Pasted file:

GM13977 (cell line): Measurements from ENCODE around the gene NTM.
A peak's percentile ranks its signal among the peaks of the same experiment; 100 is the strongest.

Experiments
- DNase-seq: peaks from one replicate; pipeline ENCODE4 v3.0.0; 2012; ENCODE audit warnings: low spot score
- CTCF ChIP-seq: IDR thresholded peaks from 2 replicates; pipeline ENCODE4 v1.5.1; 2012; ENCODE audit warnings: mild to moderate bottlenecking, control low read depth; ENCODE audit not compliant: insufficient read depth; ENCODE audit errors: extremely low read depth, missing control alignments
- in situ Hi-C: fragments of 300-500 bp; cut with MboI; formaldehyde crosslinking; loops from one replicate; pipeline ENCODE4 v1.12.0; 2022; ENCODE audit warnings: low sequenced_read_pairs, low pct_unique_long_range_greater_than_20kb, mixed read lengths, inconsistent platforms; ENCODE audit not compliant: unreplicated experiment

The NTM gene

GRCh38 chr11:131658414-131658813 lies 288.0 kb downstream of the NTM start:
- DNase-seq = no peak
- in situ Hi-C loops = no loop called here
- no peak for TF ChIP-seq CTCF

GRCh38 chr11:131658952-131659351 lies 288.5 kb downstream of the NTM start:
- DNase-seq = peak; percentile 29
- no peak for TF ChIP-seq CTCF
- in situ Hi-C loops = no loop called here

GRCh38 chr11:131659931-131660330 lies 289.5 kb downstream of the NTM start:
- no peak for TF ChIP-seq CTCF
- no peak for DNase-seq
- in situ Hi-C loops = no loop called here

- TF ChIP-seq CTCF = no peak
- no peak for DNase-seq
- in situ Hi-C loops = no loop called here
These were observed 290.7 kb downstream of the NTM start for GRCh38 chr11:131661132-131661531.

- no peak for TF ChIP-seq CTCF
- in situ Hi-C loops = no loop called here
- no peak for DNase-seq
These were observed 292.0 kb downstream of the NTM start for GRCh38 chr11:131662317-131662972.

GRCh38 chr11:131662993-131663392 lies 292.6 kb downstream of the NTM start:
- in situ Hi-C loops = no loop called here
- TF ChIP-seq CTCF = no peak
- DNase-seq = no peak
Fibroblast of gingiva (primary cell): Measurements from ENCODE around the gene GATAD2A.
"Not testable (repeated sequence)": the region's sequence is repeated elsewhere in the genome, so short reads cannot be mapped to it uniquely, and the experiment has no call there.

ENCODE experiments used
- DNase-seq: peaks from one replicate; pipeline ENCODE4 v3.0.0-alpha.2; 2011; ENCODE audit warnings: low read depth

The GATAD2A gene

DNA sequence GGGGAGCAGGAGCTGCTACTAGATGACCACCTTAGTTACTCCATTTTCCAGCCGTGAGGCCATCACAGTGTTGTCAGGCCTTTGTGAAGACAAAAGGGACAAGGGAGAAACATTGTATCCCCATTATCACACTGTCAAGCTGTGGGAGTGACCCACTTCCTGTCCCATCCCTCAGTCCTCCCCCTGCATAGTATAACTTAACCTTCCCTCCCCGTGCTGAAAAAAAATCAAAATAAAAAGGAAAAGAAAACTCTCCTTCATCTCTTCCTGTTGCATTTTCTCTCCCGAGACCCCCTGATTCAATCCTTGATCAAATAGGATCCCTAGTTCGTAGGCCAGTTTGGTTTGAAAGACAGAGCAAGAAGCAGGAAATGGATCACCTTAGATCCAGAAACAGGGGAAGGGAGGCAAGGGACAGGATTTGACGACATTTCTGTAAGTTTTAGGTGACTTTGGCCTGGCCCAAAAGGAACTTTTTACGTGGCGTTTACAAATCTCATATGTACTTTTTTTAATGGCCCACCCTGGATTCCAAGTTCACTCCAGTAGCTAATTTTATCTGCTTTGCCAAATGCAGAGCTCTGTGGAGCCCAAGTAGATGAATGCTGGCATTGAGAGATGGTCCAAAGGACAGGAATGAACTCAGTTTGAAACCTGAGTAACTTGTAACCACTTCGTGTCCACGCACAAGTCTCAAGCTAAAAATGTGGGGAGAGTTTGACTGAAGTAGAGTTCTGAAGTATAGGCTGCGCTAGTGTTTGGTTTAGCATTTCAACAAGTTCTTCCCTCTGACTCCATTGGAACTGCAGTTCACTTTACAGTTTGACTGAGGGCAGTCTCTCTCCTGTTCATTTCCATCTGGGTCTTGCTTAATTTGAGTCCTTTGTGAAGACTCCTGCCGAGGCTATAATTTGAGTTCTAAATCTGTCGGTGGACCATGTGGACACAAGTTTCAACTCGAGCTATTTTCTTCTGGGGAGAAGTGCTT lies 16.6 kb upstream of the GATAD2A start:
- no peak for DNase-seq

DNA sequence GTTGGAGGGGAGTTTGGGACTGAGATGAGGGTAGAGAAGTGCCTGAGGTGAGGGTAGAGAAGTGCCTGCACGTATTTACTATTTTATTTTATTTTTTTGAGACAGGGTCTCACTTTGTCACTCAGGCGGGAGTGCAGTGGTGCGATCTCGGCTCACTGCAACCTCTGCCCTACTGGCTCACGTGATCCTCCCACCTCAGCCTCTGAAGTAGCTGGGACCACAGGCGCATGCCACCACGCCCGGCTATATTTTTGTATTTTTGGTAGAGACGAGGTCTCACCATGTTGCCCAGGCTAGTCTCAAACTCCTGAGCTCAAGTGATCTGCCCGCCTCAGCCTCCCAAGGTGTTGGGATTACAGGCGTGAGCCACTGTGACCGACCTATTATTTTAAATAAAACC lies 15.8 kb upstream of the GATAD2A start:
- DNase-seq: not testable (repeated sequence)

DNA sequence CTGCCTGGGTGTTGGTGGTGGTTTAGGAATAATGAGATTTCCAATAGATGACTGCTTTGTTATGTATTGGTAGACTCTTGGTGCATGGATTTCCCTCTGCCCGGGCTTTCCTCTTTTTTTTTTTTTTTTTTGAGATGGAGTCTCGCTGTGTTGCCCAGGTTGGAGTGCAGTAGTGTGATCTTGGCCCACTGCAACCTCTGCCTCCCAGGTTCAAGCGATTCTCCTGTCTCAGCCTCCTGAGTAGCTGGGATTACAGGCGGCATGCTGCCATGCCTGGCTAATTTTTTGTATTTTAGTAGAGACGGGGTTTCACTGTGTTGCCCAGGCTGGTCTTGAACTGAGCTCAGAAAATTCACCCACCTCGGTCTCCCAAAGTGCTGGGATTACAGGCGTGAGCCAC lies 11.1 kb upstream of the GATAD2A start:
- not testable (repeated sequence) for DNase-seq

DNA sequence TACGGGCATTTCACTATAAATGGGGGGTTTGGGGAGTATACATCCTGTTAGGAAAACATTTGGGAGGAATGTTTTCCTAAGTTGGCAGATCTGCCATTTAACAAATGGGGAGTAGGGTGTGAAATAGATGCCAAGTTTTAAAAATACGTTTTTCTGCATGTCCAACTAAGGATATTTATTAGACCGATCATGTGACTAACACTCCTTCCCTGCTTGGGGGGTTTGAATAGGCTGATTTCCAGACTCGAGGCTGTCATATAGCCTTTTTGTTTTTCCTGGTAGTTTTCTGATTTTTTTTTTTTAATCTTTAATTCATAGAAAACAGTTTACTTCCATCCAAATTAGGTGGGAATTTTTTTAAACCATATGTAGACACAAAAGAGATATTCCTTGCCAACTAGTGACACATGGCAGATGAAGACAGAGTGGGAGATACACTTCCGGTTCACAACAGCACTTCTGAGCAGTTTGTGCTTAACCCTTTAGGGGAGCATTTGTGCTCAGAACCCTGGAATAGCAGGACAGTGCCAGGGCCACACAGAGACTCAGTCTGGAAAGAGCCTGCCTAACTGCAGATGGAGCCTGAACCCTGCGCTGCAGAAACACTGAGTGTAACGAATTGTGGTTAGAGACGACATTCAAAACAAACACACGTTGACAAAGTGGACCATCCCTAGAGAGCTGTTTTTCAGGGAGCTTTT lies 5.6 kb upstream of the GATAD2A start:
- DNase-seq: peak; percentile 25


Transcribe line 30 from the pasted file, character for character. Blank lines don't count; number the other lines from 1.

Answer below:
- TF ChIP-seq CTCF = no peak